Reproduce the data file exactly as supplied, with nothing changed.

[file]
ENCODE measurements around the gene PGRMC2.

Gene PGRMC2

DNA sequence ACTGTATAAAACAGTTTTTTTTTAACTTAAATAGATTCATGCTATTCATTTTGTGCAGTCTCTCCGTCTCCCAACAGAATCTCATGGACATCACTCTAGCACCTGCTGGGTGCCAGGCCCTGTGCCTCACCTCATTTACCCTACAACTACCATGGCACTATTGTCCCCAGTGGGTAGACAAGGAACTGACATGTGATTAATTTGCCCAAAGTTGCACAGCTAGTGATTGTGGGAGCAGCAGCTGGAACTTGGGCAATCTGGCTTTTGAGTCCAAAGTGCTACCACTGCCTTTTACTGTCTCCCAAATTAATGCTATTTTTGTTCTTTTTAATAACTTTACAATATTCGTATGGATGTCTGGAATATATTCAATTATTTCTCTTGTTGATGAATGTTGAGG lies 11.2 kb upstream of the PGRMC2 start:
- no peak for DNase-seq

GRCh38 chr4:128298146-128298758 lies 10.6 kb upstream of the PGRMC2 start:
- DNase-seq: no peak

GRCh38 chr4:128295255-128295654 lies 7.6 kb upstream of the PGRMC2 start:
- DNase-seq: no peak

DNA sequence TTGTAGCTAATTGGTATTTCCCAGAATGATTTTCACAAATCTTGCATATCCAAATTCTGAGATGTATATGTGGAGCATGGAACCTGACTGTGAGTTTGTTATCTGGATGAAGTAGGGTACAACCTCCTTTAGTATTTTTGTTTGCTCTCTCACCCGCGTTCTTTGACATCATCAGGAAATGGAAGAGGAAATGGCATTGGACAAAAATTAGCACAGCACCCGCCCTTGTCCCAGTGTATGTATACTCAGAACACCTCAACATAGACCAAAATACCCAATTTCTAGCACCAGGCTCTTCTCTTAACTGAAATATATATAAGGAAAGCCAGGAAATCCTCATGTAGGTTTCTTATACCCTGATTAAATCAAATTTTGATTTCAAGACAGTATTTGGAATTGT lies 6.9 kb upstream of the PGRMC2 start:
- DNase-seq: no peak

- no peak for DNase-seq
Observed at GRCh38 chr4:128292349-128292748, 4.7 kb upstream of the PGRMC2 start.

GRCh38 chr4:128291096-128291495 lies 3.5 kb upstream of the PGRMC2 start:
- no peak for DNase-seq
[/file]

ENCODE measurements around the gene PGRMC2.

Gene PGRMC2

DNA sequence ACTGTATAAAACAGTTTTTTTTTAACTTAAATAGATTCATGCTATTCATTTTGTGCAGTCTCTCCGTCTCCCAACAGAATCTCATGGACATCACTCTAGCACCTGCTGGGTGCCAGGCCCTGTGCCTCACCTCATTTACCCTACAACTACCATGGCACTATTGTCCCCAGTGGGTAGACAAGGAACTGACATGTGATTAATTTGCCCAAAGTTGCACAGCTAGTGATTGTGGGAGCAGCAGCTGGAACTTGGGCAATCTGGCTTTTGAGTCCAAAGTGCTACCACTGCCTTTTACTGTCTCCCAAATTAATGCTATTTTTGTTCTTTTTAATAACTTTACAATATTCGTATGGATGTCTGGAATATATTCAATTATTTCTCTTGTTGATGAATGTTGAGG lies 11.2 kb upstream of the PGRMC2 start:
- no peak for DNase-seq

GRCh38 chr4:128298146-128298758 lies 10.6 kb upstream of the PGRMC2 start:
- DNase-seq: no peak

GRCh38 chr4:128295255-128295654 lies 7.6 kb upstream of the PGRMC2 start:
- DNase-seq: no peak

DNA sequence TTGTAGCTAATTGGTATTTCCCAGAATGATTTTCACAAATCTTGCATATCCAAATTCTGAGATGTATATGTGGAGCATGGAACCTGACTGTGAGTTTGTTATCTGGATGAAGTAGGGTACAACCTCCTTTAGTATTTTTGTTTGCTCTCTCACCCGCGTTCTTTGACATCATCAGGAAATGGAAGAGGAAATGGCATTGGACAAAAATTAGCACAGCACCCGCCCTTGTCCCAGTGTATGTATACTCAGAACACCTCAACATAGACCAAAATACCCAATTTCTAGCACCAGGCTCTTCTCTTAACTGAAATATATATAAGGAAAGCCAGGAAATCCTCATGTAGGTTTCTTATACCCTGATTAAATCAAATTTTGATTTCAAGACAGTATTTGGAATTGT lies 6.9 kb upstream of the PGRMC2 start:
- DNase-seq: no peak

- no peak for DNase-seq
Observed at GRCh38 chr4:128292349-128292748, 4.7 kb upstream of the PGRMC2 start.

GRCh38 chr4:128291096-128291495 lies 3.5 kb upstream of the PGRMC2 start:
- no peak for DNase-seq